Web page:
Absorption via buccal mucosa: There are two permeation pathways for passive drug transport across the oral mucosa: Para cellular and Tran cellular routes. Permeants can use these two routes simultaneously, but one route is usually preferred over the other depending on the physicochemical properties of the diffusant. Since the intercellular spaces and cytoplasm are hydrophilic in character, lipophilic compounds would have low solubilities in this environment. The cell membrane, however, is rather lipophilic in nature and hydrophilic solutes will have difficulty permeating through the cell membrane due to a low partition coefficient. Therefore, the intercellular spaces pose as the major barrier to permeation of lipophilic compounds and the cell membrane acts as the major transport barrier for hydrophilic compounds. Since the oral epithelium is stratified, solute permeation may involve a combination of these two routes. The route that predominates, however, is generally the one that provides the least amount of hindrance to passage.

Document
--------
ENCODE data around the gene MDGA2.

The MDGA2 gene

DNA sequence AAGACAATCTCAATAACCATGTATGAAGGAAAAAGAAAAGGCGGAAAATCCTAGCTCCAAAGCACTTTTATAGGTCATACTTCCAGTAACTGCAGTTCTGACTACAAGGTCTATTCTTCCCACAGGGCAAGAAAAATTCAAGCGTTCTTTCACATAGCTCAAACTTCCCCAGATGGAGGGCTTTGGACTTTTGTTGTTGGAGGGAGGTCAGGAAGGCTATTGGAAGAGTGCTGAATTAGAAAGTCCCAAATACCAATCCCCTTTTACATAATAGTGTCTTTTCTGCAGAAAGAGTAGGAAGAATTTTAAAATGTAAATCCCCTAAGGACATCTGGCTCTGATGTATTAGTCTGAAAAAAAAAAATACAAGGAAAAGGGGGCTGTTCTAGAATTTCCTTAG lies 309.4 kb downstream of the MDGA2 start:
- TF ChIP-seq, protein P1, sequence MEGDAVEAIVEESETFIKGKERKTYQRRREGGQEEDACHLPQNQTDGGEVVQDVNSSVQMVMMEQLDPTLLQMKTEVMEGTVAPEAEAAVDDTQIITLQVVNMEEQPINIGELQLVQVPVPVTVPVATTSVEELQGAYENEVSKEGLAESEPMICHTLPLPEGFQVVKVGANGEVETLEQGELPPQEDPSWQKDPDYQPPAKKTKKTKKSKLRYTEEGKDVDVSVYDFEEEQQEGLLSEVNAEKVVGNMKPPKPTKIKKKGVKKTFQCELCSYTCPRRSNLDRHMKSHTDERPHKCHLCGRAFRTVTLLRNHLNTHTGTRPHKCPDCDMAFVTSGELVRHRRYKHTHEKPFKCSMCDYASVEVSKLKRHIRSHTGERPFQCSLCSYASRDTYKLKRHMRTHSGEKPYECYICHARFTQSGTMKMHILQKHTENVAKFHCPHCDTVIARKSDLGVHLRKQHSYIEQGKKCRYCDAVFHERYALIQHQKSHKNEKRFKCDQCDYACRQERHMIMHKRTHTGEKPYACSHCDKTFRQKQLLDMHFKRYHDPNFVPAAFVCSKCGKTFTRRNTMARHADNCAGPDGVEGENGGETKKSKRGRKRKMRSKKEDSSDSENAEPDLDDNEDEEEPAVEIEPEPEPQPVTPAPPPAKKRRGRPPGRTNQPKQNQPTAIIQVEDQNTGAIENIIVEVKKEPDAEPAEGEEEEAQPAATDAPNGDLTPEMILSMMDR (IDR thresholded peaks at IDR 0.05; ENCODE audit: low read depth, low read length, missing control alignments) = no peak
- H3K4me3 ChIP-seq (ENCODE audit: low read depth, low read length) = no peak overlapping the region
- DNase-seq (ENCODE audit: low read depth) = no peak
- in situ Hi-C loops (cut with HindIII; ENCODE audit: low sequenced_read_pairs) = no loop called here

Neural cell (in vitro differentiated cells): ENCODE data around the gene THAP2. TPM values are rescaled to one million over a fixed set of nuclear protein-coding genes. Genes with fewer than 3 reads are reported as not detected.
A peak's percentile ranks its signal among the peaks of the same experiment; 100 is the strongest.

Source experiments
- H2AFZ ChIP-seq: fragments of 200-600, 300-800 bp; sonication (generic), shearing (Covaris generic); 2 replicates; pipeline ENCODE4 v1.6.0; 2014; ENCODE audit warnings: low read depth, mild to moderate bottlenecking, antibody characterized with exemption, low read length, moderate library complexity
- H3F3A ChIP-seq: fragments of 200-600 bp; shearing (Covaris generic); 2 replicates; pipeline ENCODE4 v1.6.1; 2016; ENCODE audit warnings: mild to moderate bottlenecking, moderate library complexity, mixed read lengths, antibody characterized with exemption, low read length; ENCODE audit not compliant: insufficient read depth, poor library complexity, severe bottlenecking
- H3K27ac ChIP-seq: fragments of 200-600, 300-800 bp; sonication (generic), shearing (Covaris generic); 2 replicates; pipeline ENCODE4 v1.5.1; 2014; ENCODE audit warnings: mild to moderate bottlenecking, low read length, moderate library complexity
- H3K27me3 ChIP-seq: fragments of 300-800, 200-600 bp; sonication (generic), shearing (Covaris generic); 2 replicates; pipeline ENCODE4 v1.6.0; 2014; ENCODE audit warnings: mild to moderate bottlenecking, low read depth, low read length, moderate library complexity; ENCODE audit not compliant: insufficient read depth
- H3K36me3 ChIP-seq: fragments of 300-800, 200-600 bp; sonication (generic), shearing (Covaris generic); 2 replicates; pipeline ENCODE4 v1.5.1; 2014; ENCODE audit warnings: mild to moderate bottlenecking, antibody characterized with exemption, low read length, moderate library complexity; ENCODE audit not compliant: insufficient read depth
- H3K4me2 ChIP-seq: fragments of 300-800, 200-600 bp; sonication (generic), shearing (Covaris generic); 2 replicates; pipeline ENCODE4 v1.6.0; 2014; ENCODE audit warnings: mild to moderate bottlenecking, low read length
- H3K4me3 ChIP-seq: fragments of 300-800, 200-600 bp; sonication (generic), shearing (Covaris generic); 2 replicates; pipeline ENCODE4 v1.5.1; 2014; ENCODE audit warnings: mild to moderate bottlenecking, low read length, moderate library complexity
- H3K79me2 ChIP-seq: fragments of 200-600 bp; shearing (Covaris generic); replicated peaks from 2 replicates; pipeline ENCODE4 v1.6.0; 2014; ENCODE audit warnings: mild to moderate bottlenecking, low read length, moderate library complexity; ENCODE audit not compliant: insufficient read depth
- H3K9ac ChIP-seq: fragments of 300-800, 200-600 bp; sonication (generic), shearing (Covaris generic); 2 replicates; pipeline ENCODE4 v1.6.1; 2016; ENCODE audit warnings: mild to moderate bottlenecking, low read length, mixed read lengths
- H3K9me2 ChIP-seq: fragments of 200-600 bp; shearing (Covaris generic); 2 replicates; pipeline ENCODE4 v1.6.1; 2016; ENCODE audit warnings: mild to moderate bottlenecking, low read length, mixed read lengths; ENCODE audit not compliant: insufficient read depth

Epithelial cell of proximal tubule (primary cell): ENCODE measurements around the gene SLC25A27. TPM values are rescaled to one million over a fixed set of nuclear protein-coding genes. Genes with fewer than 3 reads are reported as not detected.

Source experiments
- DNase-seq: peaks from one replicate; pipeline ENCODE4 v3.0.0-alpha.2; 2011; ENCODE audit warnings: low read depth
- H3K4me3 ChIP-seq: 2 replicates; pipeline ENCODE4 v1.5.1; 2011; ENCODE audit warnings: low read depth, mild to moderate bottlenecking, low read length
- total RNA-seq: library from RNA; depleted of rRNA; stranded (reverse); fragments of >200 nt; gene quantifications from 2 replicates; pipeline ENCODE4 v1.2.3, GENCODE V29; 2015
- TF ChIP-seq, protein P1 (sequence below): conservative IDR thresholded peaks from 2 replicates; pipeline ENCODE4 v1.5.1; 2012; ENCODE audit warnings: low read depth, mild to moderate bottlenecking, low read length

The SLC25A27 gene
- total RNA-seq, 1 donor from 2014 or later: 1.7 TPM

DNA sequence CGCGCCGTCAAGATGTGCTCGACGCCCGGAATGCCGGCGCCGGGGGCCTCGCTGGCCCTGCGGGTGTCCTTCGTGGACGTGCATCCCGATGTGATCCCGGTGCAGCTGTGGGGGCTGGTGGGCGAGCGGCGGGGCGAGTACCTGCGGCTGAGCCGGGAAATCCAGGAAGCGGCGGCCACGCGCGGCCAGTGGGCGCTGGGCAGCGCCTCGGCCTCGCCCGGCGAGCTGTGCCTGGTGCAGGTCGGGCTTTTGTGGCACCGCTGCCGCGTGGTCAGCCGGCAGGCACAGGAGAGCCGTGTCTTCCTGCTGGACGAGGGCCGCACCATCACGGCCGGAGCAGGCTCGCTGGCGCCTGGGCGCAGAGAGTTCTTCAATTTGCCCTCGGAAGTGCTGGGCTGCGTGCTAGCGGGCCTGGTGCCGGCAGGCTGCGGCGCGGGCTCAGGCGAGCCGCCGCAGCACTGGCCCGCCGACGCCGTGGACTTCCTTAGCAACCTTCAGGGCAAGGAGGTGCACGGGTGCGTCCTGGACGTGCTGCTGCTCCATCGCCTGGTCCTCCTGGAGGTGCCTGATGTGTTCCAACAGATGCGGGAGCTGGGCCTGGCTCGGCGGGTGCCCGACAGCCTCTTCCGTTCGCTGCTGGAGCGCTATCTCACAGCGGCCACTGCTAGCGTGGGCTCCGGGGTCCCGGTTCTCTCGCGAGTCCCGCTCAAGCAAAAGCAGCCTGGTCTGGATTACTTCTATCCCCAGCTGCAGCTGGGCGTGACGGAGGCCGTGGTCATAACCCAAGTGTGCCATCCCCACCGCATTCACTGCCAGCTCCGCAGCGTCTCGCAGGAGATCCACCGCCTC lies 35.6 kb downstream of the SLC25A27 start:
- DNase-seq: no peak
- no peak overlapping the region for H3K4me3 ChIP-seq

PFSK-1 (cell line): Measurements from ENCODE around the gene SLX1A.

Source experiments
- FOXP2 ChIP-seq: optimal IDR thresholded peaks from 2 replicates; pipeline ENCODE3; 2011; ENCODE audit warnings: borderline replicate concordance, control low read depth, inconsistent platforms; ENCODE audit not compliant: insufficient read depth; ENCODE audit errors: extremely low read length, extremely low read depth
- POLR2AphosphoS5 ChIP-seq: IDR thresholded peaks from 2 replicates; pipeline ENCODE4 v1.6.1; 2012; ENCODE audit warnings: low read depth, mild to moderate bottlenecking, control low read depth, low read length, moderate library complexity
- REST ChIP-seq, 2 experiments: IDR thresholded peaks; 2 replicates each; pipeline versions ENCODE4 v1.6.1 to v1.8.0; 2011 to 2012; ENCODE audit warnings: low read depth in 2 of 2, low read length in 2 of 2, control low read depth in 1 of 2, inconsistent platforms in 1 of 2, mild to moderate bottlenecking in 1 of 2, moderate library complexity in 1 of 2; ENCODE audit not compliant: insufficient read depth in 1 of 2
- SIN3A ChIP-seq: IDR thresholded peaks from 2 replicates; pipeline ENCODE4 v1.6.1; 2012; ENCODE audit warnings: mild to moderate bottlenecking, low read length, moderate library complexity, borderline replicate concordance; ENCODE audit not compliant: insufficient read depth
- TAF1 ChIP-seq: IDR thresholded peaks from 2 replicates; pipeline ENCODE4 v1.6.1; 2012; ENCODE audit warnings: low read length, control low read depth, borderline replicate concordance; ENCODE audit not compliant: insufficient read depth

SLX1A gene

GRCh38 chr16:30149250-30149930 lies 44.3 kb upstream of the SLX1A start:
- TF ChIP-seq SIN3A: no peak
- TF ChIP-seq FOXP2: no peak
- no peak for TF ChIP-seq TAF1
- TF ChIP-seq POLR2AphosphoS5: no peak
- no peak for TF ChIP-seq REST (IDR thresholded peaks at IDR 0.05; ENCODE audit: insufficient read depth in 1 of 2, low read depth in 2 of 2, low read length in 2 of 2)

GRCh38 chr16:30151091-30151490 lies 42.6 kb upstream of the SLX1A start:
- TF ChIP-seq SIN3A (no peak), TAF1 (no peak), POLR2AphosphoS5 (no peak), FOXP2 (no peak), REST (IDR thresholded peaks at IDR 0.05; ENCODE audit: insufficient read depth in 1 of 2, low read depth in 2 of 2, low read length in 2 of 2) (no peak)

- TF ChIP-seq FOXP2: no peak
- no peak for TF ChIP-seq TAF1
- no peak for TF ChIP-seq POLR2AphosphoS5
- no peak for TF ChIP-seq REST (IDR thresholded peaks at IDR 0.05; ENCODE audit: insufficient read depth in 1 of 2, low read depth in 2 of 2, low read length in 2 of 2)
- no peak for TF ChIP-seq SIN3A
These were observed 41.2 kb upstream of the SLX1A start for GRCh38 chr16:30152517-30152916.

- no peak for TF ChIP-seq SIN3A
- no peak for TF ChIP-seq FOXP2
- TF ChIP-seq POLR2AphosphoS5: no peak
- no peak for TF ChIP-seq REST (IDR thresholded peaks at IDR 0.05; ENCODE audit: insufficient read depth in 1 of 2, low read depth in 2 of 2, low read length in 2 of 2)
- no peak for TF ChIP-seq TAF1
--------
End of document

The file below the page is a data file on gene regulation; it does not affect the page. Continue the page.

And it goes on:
Absorption enhancers: Absorption enhancers have demonstrated their effectiveness in delivering high molecular weight compounds, such as peptides, that generally exhibit low buccal absorption rates. These may act by a number of mechanisms, such as increasing the fluidity of the cell membrane, extracting inter/intracellular lipids, altering cellular proteins or altering surface mucin. The most common absorption enhancers are azone, fatty acids, bile salts and surfactants such as sodium dodecyl sulfate. Solutions/gels of chitosan were also found to promote the transport of mannitol and fluorescent-labeled dextrans across a tissue culture model of the buccal epithelium while Glyceryl monooleates were reported to enhance peptide absorption by a co-transport mechanism 10.Promoting buccal absorption:
TABLE 1: LIST OF PERMEATION ENHANCERS 15
|Sr. no||Permeation Enhancers||Sr. no||Permeation Enhancers|
|I||2, 3-Lauryl ether||XIV||Phosphatidylcholine|
|VI||Cetyltrimethyl ammonium bromide||XIX||Sodium EDTA|
|VIII||Dextran sulfate||XXI||Sodium glycodeoxycholate|
|IX||Glycol||XXII||Sodium lauryl sulfate|
|X||Lauric acid||XXIII||Sodium salicylate|
|XI||Lauric acid/Propylene||XXIV||Sodium taurocholate|